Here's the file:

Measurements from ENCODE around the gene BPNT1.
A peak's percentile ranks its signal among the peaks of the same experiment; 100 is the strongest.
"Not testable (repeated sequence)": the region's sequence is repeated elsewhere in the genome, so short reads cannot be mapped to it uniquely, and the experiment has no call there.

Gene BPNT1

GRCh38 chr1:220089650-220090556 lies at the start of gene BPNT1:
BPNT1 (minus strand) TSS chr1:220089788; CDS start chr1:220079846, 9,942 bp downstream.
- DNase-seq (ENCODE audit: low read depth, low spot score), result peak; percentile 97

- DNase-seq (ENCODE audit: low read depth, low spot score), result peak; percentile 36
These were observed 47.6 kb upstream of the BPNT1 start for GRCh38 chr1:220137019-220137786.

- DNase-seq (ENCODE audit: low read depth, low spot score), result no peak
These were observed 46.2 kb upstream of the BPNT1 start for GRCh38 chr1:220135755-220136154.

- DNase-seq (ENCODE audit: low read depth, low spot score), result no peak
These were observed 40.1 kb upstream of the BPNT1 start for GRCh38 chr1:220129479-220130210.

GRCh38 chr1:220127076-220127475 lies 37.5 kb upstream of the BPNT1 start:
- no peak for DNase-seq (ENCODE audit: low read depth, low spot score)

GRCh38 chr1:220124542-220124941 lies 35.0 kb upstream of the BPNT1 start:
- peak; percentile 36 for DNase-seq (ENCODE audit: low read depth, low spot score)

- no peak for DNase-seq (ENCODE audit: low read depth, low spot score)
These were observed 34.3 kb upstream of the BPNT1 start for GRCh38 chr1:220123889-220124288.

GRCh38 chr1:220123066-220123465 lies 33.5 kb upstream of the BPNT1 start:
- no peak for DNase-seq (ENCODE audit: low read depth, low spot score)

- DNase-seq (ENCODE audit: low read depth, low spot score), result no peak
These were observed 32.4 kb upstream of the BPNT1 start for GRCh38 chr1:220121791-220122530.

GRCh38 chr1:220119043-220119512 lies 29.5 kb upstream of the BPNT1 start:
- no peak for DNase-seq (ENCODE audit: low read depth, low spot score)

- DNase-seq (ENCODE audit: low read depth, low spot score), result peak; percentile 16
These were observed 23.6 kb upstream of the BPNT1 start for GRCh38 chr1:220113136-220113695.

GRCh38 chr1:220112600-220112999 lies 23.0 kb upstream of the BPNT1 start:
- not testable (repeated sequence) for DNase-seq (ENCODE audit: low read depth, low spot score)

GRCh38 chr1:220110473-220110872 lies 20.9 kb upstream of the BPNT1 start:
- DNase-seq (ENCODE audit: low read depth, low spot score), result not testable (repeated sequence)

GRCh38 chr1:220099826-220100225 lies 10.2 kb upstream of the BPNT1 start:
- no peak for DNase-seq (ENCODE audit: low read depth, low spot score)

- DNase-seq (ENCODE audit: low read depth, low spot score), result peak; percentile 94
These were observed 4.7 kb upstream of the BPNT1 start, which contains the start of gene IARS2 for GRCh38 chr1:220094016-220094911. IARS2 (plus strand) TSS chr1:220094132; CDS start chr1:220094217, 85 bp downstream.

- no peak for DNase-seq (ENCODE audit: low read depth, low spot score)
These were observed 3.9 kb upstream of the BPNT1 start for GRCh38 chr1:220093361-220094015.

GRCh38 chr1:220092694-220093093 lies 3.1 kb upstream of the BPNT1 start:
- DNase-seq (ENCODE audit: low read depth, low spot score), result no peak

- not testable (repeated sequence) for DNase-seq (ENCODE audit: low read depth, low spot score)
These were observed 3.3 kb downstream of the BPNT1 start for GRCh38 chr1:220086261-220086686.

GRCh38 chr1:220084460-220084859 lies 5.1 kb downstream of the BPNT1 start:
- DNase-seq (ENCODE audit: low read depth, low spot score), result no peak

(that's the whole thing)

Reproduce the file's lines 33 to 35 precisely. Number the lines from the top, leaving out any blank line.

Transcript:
- no peak for DNase-seq (ENCODE audit: low read depth, low spot score)

- DNase-seq (ENCODE audit: low read depth, low spot score), result peak; percentile 94
These were observed 4.7 kb upstream of the BPNT1 start, which contains the start of gene IARS2 for GRCh38 chr1:220094016-220094911. IARS2 (plus strand) TSS chr1:220094132; CDS start chr1:220094217, 85 bp downstream.